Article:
In order to save the Republic, President-Elect Joe Biden wants to stop people from having general access to computer files related to the 3D printing of firearms. According to Biden’s website, he “will stop the proliferation of these so-called ‘ghost-guns’ by passing legislation requiring that purchasers of gun kits or 3D printing code pass a federal background check.” Biden also plans to reverse President Trump’s move to prevent the U.S. State Department from blocking gun file code from being available on the internet.

FPC opposes restraints on Free Speech, and Code is Free Speech. Like words on a page, code is an encapsulation of ideas, and the restriction of the possession and sharing of code is a violation of the First Amendment. The files that Biden wants to restrict may be held, exchanged, or published for a multitude of reasons such as political protest, to encourage technological development, or yes, for the purpose of homebuilding firearms, an activity which has never been federally illegal. By requiring background checks or licensing before acquisition of these files, Biden would be instituting a prior restraint on the exercise of a Constitutional right.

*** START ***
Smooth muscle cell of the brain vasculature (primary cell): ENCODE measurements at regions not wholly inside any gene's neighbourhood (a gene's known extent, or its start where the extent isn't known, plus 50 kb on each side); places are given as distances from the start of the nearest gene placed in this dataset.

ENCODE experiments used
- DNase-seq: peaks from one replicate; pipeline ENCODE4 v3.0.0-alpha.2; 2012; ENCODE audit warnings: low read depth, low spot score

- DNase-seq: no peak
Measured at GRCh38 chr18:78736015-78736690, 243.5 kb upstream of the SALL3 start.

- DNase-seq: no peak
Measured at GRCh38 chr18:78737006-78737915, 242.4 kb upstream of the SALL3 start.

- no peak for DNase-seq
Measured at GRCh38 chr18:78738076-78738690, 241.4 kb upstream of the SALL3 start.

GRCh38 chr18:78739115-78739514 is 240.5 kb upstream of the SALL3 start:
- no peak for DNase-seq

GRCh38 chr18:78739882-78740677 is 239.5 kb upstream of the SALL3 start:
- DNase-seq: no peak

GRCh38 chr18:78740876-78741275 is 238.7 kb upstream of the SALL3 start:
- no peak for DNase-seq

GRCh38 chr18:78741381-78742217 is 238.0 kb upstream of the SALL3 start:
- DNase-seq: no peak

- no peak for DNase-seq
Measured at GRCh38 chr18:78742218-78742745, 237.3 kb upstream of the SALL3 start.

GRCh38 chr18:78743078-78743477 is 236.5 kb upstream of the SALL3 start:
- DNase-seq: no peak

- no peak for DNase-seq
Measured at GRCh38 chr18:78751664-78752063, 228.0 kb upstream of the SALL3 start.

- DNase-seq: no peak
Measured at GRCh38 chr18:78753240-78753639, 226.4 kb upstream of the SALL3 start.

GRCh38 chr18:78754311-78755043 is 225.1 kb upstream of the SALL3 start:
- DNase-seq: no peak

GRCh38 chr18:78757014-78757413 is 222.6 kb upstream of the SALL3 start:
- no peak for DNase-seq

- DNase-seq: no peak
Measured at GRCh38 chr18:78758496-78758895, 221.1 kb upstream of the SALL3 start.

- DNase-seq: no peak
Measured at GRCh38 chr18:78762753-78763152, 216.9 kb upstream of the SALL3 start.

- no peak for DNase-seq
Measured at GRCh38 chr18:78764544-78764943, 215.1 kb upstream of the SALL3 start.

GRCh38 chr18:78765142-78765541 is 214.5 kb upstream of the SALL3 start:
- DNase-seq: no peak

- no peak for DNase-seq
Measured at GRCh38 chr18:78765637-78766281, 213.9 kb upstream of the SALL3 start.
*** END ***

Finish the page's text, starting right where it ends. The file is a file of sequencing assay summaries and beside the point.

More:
Not only does Joe Biden want to restrict the exercise of Free Speech, but he also wants to ban the home-building of firearms, an activity that traces back to the founding of the nation. He wants to do this two ways: first, by restricting access to the files required for fused deposition modeling (aka 3D printing), and by preventing the purchase of firearms components online. American history is rich with stories of individuals building their own firearms, from colonists and woodsmen building the Kentucky Rifle, to a young John Moses Browning toiling in his father’s shop.

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It’s been a wild weekend for Russian startup 3D Bioprinting Solutions.

First, the company announced a partnership with fast food chain KFC as part of an effort to create the “world’s first laboratory-produced chicken nuggets.”

Now, the same company is ready to announce that it’s been hard at work bringing similar tech into orbit as well.

In an experiment on board the International Space Station that took place in 2018 but has only now been published, Russian cosmonaut Oleg Kononoenko was tasked to 3D print human cartilage cells in near-zero gravity using a machine called “Bioprinter Organ.Aut,” as reports — a machine assembled by, you guessed it, 3D Bioprinting Solutions.

The goal was to investigate ways to reverse some of the negative effects of spending prolonged periods of time in space, in particular evidence that parts of the human body can atrophy over time — something we’ve known about for quite some time.

The eventual hope is to give astronauts the ability to print entire body parts in space, according to the researchers — just in case something goes catastrophically wrong during a mission.

paper about the research was published in the journal Science Advances last week.